R. Doc. 7 at 1-3.
prior judgment,’ even if the issue recurs in the context of a different claim.”
Taylor v. Sturgell, 553 U.S. 880, 892 (2008) (quoting New Hampshire v.
Maine, 532 U.S. 742, 748-49 (2001)). To establish collateral estoppel under
federal common law, a party must show: “(1) that the issue at stake [is]
identical to the one involved in the prior litigation; (2) that the issue [was]
actually litigated in the prior litigation; and (3) that the determination of the
issue in the prior litigation [was] a critical and necessary part of the judgment
in that earlier action.” Rabo Agrifinance, Inc. v. Terra XXI, Ltd., 583 F.3d
348, 353 (5th Cir. 2009). Further, a party may invoke collateral estoppel
only when the opposing party had a “full and fair opportunity” to litigate the
issue in the earlier litigation. Kremer v. Chem. Constr. Corp., 456 U.S. 461,
480 (1982) (quoting Allen v. McCurry, 449 U.S. 90, 95 (1980)); Rabo
Agrifinance, 583 F.3d 348 at 353.
It is clear that the timeliness of plaintiff’s initial appeal was litigated in
the initial appeal itself. The AJ found that plaintiff’s initial appeal to the
MSPB was untimely, and noted that plaintiff did not put forth a good reason
for the delay. See 5 C.F.R. § 1201.22(c) (“If a party does not submit an appeal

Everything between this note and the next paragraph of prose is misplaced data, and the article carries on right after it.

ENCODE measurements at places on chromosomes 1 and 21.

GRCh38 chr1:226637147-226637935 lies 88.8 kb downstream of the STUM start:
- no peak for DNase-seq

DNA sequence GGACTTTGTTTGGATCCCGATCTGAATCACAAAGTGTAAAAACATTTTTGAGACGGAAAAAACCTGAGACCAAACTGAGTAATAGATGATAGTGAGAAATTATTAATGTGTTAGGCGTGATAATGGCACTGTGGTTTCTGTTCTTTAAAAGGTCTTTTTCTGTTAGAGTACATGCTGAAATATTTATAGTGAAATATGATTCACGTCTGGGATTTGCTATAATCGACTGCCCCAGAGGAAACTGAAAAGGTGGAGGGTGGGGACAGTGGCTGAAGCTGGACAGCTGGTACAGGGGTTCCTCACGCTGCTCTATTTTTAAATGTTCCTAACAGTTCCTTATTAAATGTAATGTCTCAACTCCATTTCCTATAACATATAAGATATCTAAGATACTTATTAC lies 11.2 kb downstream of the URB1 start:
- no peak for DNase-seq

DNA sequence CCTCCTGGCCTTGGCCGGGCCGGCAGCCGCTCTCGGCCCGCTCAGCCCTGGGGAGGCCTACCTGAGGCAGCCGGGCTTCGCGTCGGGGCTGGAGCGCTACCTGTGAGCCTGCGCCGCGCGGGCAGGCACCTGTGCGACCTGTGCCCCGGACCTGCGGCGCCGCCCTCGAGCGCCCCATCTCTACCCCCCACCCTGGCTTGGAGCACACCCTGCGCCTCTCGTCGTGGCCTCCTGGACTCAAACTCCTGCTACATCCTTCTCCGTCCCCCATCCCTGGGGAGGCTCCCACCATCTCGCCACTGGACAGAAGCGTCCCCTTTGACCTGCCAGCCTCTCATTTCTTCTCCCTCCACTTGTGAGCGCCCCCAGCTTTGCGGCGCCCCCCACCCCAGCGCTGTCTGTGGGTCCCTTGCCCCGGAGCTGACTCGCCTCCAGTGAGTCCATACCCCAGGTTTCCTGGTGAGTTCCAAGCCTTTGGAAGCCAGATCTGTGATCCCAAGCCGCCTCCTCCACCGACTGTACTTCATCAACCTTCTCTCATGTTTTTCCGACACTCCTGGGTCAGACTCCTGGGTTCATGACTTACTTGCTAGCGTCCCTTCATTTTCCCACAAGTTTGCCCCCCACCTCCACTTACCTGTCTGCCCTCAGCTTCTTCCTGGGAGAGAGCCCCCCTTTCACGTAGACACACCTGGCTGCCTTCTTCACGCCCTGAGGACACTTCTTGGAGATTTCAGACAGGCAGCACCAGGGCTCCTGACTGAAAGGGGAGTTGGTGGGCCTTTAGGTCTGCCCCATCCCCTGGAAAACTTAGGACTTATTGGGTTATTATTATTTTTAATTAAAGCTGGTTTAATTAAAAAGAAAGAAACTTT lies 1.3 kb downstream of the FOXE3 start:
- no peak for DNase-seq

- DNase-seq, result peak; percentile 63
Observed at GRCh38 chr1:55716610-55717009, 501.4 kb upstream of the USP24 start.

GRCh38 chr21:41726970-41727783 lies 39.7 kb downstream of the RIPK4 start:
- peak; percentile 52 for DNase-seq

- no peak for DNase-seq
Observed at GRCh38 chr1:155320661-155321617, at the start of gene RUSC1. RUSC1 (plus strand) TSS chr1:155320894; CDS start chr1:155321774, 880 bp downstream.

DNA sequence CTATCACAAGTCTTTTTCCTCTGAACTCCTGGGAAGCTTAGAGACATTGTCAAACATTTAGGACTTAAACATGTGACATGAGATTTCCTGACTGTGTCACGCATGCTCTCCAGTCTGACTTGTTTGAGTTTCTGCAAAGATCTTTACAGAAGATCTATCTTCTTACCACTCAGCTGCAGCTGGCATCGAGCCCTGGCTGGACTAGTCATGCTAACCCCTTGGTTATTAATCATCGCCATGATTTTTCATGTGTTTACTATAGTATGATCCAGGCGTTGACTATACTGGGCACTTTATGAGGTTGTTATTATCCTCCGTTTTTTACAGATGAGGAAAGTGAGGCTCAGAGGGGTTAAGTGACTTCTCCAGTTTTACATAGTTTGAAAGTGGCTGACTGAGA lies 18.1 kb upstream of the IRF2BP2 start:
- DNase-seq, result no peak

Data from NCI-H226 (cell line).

[to the MSPB] within the time set by statute, regulation, or order of a judge,
it will be dismissed as untimely filed unless a good reason for the delay is
shown.”). The AJ dismissed plaintiff’s initial appeal on this ground. The
MSPB denied review, and the Federal Circuit affirmed. Craig, 44 F. App’x
Moreover, plaintiff had a full and fair opportunity to argue that his
disability provided good cause for his delay in filing his initial appeal. In
some circumstances, it may not be appropriate to invoke collateral estoppel
against a party who was “laboring under a mental or physical disability that
impeded effective litigation and that has since been removed.” Restatement
(Second) of Judgments § 28 cmt. j. But the AJ in Craig’s initial appeal gave
Craig two opportunities to show the timeliness of his appeal. According to
the Federal Circuit, “Craig offered no explanation for his untimely appeal
other than his argument that he had timely filed his [Equal Employment
Office] complaint.” Craig, 44 F. App’x at 466. The Court finds that Craig’s
failure to explain his disability at the time of his initial appeal, despite “ample
opportunity” to do so, id. at 467, means that collateral estoppel may be
invoked against him in this appeal.
Because plaintiff is collaterally estopped from arguing that his initial
appeal was untimely, the Court finds that his second appeal is also untimely.
Therefore, plaintiff has failed to administratively exhaust his claims and his
case must be dismissed.
For the foregoing reasons, the Court GRANTS the U.S. Postal Service’s
motion to dismiss.
Plaintiff’s claims are DISMISSED WITHOUT
New Orleans, Louisiana, this _____ day of December, 2017.
SARAH S. VANCE
UNITED STATES DISTRICT JUDGE